The 28 third-graders in Room 23 at Edison Elementary School study math and reading with books in Spanish. Spanish posters, calendars and word cards cover the walls.
In one corner of the room is what teacher Sharon Larson calls “the transition box,” a cardboard carton packed with workbooks to help Spanish speakers learn to read and write English.
Edison has only three transition boxes to share among 18 classrooms.
A shortage of the boxes is one of many reasons Edison and other schools in Santa Ana Unified are making a slow transition from bilingual to English-only instruction.
Spanish textbooks must be replaced. Teachers need retraining. Regulations need clarification. Questions must be answered.
How often may teachers speak Spanish? What role will classroom aides play? Where will money for books come from?
Santa Ana Unified officials hope a court hearing today will buy some time while they figure out what to do. A lawsuit for an injunction to block Proposition 227 has its first hearing in U.S. District Court in San Francisco.
Opponents argue that the measure to outlaw bilingual education violates the rights of California’s 1.4 million limited-English students to an equal education.
“They don’t have equal access to the curriculum if they can’t understand the language of instruction,” said Laura Ferreiro, spokeswoman for the Mexican American Legal Defense and Educational Fund, which is seeking the injunction.
Defenders of the law say critics have a tough case to make in showing that the initiative, approved in June by 61 percent of voters, will cause harm.
“You should wait for a factual situation to emerge that shows it denies people’s rights,” said Mike Hersher, chief counsel for the state Department of Education, which didn’t support 227.
Prop. 227 requires teachers to use English overwhelmingly as the language of instruction and calls for limited-English students to be placed in mainstream classes, in most cases after one year of intensive immersion.
The state Board of Education ruled that the program must begin at all schools that start after Aug. 2 or after the first grading term at schools that started earlier this summer.
Officials from Santa Ana Unified, where 71 percent of the 54,000 students speak limited English, say they cannot meet the deadline.
“Can we realistically be ready by Aug. 3? No,” said Joseph Tafoya, deputy superintendent in charge of curriculum.
Textbooks are the most obvious problem. It would cost $52,000 to replace year-old Spanish language reading books at Edison. The estimated cost to the district: $2.5 million.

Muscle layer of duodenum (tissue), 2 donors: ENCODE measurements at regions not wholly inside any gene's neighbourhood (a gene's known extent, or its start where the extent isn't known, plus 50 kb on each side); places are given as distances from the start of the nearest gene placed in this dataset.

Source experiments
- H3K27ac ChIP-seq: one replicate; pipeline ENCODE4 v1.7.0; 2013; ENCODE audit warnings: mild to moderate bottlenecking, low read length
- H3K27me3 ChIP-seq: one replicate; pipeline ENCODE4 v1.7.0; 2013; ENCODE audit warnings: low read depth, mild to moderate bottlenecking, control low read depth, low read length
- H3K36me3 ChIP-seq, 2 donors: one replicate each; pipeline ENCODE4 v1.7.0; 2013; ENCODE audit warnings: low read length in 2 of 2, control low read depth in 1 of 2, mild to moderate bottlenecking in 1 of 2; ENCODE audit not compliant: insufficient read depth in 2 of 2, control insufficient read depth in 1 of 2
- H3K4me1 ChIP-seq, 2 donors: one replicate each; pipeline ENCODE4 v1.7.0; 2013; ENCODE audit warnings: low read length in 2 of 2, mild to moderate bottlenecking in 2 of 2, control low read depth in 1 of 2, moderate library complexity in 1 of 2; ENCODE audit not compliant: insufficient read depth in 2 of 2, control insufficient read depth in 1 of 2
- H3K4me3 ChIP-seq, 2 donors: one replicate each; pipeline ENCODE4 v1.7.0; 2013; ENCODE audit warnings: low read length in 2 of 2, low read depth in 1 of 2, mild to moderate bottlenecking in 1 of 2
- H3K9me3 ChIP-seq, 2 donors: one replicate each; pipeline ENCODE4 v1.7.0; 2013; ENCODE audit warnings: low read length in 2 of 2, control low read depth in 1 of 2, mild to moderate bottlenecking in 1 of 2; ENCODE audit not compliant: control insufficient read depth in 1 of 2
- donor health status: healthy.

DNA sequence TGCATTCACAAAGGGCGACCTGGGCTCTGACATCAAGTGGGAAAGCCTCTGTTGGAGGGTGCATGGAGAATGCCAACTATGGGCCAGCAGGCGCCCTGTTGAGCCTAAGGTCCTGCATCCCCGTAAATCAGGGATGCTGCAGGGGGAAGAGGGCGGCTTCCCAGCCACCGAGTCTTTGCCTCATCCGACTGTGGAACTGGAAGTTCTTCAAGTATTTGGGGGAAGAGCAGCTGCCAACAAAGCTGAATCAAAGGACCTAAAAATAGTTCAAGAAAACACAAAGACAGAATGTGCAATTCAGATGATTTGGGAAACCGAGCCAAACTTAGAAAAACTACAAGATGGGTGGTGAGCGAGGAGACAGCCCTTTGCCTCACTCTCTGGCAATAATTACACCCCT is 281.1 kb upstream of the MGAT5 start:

“Even if I got (approval) on my desk today to purchase what we want,
it takes about five months to get (books) from the publishers,” Tafoya said.
At a meeting Tuesday, the Santa Ana school board ordered a complete assessment of the costs of complying with Prop. 227. School board members favored a go-slow approach.
The challenges of implementing the law were visible Tuesday at Edison.
The year-round school, which resumed classes last week, has 950 students.
More than 80 percent of them speak limited English.
“Once we’re told what to do, we’ll start the transition period,”
said Principal Ann Leibovitz. “But it will take the rest of the school year to get them ready to be taught in English by July ’99.”
About two-thirds of Edison’s kindergarten students study in Spanish while the rest begin in English-only classes.
In first grade, many students in both programs still struggle writing the alphabet, confusing “b” and “d,” for example.
Teaching children to write in a language they don’t understand doesn’t work, said first-grade teacher Ed Colvillo.
Colvillo’s students are learning to write in Spanish and he speaks mostly in Spanish, though he has made a point of using more English since Prop.
227 passed. He uses gestures, pictures and other props to help his pupils understand, but there are limits to what they can take in English.
“Sometimes they give me a blank stare and I know it’s not working,”
he said. “There needs to be a mix of both English and Spanish – maybe 50-50 or 25-75. If we wiped out Spanish, these kids would fail totally.”
Edison’s third- through fifth-graders are close to failure anyway. They scored below the 20th percentile on the English-language Stanford 9 reading tests.
Several of Edison’s 40 teachers prefer immersion to bilingual education.
But in addition to new materials, students need time to adjust, teachers said.
Third-grade teacher Larson spends about two-thirds of her day speaking Spanish, although her vocabulary is limited and her American accent is audible.
“I do as much English as they can take,” she said. “My personal opinion, my prejudice, is that immersion is the best way to go.”
While many school officials complain about a shortage of resources to implement Prop. 227, others give similar reasons for low achievement under bilingual programs.
Fifth-grade teacher Laurie Kohls said many bilingual teachers don’t speak Spanish well enough to teach in that language, so the real teaching often falls to bilingual classroom aides who aren’t trained to be teachers.
“The children in those classes are usually about one grade level behind,” said Kohls, a teacher for 16 years. “I feel it’s because there aren’t enough bilingual teachers to do it right. The bilingual program works in theory, but we live in the real world here.”
Register staff writer Angelita Moraga contributed to this report.